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Narrator: After a while, the priest arrived at a tribal village near a beach. He found a large crowd hurling mirrors against a huge rock. The priest asked one of the onlookers about the commotion.|
Priest: Hey, what's going on here?
Onlooker: Today is the first day of the "Smashing Mirrors Campaign" in this village.
Priest: Please tell me more about it.
Onlooker: About two months ago, my tribal chief's granddaughter heard a very sharp explosive sound during her bathroom singing. Looking up at the mirror, she found that it was cracked. After that, other female members of the family claimed that they saw a pair of lecherous eyes popping out of every mirror whenever they changed their clothes.
My tribal chief went to seek the advice of a warlock and was told that his mirrors were haunted by evil spirits. According to the warlock, the evil spirits send whatever information they see to the chief of another tribe in an island some kilometres away. Using some magic chants, that tribal chief could see whatever he wishes to see in his magic mirror. Not long afterwards, many other members of my tribe also claimed seeing a pair of lecherous eyes gazing from their mirrors. My tribal chief declared that the haunted mirrors were a security threat and ordered them to be destroyed.
Priest: To have full control over the evil spirits, that lecherous tribal chief must have made all those haunted mirrors himself.
Onlooker: No, those mirrors are produced in a small factory in that tribal village. The factory owner has no relationship with that tribal chief. As to how that tribal chief haunts all the mirrors with evil spirits, it’s anyone’s guess.
Priest: Is there any response from that tribal chief to the warlock's allegation?
Onlooker: Of course, that vile lecher keeps denying the spying allegation.
Priest: Why the need to smash the mirrors against the rock? Can’t your tribe destroy the mirrors in other ways?
Onlooker: A few days ago, my tribal chief ordered the warlock to perform a satanic ritual at the rock. According to the warlock, once a haunted mirror is shattered into pieces against the rock, the evil spirit will be sucked into the rock and forever imprisoned inside it.
Priest: Where will your people buy their “clean” mirrors after getting rid of the haunted ones?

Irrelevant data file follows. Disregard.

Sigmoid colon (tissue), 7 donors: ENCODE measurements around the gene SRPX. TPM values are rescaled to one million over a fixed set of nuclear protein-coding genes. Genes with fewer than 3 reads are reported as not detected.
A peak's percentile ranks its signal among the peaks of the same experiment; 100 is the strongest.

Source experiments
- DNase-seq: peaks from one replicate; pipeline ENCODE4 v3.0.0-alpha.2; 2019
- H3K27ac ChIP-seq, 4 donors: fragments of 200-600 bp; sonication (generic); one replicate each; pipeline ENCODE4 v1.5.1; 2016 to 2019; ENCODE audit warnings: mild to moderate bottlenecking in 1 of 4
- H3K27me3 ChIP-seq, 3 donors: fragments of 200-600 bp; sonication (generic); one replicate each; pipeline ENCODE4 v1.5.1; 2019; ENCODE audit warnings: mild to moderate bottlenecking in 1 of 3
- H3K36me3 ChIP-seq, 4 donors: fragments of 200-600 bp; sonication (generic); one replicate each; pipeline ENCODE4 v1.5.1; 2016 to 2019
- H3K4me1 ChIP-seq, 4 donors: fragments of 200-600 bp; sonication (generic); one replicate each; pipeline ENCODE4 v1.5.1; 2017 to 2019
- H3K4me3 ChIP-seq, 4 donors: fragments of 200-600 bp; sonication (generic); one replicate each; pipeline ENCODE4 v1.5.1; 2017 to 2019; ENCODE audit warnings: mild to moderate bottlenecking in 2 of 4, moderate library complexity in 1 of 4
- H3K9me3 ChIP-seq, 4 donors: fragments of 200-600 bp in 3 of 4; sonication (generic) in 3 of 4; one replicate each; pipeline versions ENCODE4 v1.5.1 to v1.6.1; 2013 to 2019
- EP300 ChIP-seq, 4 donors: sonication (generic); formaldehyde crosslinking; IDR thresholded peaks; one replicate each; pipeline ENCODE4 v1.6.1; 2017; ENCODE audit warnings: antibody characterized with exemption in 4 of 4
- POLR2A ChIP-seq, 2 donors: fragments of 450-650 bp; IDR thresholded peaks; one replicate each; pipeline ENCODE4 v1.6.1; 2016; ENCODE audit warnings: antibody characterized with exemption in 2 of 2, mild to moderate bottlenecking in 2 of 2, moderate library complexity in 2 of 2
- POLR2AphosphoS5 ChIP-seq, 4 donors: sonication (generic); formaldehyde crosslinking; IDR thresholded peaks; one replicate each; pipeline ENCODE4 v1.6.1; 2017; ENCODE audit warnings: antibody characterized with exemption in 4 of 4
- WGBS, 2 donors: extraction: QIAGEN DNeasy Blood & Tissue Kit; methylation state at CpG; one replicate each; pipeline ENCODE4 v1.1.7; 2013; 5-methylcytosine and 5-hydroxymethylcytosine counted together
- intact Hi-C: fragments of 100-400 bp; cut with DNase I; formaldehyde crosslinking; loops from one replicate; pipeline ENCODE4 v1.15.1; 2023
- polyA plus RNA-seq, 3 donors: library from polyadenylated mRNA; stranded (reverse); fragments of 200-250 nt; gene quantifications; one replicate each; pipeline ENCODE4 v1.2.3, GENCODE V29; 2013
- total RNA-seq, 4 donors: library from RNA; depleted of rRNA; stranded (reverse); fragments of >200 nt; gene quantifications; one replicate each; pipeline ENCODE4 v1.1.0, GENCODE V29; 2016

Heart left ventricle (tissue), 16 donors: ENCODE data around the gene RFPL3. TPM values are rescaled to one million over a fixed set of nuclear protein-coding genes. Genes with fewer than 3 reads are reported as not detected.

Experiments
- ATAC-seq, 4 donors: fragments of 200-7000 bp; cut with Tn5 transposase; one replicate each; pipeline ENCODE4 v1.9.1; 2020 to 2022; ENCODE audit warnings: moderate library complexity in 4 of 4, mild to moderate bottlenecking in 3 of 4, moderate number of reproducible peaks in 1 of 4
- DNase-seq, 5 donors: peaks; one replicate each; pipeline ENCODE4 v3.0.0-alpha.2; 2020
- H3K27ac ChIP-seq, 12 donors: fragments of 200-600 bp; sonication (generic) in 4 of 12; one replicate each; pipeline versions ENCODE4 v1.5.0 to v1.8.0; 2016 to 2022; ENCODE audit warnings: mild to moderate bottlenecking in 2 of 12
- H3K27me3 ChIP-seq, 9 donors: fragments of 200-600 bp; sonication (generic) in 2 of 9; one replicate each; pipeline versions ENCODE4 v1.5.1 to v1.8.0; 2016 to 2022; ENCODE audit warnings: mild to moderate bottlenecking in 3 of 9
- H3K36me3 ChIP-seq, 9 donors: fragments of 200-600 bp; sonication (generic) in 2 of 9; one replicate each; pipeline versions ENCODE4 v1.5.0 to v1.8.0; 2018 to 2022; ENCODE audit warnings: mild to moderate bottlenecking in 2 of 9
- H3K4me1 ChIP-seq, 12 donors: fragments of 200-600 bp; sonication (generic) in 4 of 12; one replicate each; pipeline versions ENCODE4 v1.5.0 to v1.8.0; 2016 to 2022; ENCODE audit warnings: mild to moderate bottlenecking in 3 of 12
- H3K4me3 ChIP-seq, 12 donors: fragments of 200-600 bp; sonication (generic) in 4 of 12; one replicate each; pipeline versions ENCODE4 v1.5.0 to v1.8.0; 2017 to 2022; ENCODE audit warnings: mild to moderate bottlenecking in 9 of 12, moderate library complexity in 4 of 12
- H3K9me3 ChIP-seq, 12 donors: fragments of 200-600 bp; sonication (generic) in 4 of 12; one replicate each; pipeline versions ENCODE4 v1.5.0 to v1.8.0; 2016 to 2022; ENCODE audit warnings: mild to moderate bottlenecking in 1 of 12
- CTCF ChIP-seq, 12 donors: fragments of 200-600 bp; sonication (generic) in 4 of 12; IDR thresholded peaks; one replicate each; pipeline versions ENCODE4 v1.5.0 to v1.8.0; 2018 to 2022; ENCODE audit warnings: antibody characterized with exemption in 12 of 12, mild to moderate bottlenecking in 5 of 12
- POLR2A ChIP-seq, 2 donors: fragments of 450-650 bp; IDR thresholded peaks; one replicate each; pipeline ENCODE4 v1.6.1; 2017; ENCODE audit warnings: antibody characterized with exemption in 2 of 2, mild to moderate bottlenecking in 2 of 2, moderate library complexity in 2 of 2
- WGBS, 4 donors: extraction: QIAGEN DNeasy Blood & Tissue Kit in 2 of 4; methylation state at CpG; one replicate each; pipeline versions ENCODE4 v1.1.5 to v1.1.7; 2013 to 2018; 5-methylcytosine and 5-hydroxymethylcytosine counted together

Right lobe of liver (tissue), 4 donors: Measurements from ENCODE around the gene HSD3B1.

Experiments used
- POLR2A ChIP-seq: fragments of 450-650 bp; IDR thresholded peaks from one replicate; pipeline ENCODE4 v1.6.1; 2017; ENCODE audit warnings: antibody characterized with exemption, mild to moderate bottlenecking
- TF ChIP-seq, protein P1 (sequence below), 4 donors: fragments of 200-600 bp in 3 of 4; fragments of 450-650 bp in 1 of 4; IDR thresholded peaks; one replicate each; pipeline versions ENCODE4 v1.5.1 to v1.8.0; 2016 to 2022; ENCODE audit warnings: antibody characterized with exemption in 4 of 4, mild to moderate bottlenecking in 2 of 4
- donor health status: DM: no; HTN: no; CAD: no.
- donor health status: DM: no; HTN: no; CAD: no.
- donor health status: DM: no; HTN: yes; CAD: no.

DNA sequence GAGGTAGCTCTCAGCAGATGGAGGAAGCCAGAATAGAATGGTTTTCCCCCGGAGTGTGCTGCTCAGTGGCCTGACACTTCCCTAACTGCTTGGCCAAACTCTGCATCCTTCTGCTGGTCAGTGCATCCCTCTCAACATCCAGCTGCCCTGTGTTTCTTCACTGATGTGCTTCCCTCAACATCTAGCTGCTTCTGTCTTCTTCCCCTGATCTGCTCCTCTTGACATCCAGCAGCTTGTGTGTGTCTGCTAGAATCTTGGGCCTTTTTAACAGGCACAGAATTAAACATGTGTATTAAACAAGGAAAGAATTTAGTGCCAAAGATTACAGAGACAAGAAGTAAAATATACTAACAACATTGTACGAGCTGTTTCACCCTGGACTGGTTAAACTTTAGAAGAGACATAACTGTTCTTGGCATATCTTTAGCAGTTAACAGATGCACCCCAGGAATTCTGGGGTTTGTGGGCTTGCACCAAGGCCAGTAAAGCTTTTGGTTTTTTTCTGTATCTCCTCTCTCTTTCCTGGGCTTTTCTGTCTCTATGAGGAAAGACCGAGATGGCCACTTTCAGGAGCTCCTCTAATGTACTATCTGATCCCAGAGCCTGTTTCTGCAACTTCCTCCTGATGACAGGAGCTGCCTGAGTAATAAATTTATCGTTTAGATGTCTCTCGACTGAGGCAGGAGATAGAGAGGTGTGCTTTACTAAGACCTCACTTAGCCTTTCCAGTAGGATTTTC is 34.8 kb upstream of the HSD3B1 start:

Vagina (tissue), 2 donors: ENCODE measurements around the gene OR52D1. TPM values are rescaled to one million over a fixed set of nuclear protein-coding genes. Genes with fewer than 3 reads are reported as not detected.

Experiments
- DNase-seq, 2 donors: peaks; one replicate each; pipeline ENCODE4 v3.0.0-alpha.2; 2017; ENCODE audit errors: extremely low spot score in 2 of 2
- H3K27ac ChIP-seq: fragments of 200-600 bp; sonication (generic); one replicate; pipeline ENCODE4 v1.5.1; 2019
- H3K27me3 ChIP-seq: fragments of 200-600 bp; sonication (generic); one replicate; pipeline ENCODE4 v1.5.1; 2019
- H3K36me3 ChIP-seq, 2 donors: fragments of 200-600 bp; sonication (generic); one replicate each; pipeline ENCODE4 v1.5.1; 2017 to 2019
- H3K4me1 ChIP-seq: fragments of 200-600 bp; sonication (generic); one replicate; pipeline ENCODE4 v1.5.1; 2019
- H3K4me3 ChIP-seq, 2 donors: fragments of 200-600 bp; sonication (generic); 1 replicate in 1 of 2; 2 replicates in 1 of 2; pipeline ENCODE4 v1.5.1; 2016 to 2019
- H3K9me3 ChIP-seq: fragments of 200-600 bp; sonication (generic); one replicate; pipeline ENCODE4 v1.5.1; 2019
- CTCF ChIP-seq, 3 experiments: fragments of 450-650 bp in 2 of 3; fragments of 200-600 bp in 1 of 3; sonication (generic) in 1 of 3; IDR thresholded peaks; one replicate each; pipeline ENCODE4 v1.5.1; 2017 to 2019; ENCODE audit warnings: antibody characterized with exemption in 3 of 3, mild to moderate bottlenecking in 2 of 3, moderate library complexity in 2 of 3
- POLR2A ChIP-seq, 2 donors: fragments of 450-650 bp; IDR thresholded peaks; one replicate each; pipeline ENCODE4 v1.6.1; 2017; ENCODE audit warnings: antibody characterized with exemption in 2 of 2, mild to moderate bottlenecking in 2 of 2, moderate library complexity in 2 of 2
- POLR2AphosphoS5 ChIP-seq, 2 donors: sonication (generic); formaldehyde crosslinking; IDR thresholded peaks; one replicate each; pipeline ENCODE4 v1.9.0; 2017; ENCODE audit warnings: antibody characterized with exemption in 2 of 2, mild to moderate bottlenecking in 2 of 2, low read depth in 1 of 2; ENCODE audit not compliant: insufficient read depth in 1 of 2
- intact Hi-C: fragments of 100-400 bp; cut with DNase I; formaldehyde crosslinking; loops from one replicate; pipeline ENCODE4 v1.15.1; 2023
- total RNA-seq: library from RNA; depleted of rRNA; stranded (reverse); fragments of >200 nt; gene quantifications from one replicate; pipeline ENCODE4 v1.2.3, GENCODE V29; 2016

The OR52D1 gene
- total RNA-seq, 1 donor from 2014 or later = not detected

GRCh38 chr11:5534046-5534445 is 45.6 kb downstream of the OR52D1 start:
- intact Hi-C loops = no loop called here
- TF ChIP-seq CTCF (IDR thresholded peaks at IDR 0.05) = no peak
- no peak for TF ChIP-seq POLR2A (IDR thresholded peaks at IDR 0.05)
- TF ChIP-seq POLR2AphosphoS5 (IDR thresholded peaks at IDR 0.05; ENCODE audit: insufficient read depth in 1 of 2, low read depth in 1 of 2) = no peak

Onlooker: There is a mirror factory in this region but its products are much more expensive. Now my people have no choice but to buy the local products.
Priest: After destroying all the haunted mirrors, the "trade war" should be over now.
Onlooker: Not yet. I heard that my tribal chief is going to ban the export of sand to that factory of haunted mirrors.
Priest: Is there a shortage of sand in your tribal region?
Onlooker: No, there is a huge desert nearby. Unfortunately for that factory of haunted mirrors, it has to import 70 per cent of sand for the production of glass. Banning the export of sand would effectively strangle that company or kill its business in the whole region.
Priest: A very nasty move indeed. If I am not wrong, your tribal region will emerge as the winner in the "trade war" after banning the export of sand.
Onlooker: Not at all. Protectionism is a double-edged sword. Firstly, my tribe will pay more for the “clean” mirrors, and secondly, many workers in the local sand-exporting industry will be laid off.
Priest: Have you destroyed your haunted mirrors?
Onlooker: Why should I? I am over 70 years old. There is nothing interesting for the evil spirits to see in my bathroom or bedroom. Furthermore, I am going to keep all my haunted mirrors. Who knows? My great-grandchildren may one day find that they have inherited a substantial fortune if my haunted mirrors are the only remaining in this region.
Narrator: Long after the priest left the tribal village, he could still hear the shattering of glass in the distance as more and more tribal people smashed their supposedly haunted mirrors against the rock.